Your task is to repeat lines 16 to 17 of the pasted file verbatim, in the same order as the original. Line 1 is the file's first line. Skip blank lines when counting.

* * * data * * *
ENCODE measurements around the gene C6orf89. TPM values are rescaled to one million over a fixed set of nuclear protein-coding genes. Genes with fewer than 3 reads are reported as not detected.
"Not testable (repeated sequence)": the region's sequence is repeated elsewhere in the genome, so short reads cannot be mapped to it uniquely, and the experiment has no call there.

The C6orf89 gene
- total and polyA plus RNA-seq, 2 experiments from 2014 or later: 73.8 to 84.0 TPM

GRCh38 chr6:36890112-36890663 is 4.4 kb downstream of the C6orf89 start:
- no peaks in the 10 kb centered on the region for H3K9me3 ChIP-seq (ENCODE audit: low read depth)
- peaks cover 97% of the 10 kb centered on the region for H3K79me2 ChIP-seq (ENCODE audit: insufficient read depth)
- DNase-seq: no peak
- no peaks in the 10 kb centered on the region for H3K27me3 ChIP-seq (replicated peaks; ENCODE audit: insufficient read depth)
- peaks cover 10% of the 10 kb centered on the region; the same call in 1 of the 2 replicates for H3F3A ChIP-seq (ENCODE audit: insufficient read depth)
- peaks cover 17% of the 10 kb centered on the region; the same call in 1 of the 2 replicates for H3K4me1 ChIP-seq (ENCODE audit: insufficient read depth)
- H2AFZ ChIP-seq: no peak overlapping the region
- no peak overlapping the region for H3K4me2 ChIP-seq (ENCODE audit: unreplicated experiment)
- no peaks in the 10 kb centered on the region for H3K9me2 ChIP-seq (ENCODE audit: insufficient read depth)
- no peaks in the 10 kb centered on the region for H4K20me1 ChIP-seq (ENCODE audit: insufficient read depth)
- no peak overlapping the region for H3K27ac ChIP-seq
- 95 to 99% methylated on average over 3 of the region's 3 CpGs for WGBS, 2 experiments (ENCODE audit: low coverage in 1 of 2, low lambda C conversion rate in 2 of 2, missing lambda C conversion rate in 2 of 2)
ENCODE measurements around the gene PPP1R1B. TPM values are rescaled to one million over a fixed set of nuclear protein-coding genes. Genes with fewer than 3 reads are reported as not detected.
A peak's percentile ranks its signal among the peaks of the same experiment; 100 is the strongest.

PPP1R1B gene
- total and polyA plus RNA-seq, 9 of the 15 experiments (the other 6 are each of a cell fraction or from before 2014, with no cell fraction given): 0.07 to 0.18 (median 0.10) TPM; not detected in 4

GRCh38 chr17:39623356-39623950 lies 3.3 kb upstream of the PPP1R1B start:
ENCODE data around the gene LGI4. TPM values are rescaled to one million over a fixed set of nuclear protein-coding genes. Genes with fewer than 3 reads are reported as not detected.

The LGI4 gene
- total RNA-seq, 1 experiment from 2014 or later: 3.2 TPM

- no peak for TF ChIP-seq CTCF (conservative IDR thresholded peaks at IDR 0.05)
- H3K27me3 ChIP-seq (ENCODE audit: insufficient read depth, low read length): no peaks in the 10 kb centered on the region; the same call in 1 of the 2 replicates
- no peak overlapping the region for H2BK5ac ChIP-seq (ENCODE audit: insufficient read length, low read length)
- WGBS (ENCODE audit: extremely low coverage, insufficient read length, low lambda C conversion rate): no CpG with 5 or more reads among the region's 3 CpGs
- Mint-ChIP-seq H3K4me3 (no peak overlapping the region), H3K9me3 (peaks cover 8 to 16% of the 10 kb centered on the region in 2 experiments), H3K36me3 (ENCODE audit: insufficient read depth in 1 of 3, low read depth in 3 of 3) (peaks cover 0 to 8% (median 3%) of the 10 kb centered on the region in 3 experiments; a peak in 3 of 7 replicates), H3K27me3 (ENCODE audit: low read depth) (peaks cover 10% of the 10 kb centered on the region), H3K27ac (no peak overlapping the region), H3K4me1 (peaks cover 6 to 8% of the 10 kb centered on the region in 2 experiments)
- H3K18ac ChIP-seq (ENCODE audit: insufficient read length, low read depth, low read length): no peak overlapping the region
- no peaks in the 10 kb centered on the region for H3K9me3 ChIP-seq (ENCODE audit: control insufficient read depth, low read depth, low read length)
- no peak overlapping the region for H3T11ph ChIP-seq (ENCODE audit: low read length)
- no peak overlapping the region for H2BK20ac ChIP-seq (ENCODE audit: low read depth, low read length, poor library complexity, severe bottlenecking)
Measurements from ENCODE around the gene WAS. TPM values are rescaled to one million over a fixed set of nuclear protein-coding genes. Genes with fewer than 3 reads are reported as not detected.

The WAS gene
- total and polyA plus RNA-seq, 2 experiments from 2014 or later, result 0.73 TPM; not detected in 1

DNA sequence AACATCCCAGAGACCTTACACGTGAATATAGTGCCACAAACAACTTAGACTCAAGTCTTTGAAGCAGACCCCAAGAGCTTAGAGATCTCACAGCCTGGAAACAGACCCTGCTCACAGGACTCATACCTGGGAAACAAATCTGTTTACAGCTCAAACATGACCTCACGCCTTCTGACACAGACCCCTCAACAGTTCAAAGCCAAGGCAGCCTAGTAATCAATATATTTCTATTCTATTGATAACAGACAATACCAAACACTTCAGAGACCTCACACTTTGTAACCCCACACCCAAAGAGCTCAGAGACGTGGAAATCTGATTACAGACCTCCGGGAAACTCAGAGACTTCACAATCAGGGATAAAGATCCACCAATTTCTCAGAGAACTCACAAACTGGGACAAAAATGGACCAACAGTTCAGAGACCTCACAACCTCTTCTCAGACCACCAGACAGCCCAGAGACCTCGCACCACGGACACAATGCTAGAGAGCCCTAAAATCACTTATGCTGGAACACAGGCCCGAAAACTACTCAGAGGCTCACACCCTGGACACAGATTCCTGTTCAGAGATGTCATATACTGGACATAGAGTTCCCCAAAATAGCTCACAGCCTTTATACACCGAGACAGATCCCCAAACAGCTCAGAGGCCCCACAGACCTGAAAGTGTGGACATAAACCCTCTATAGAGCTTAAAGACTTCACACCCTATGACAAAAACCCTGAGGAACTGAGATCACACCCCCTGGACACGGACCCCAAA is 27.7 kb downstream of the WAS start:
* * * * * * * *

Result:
- no peak overlapping the region for H3K27ac ChIP-seq
- 95 to 99% methylated on average over 3 of the region's 3 CpGs for WGBS, 2 experiments (ENCODE audit: low coverage in 1 of 2, low lambda C conversion rate in 2 of 2, missing lambda C conversion rate in 2 of 2)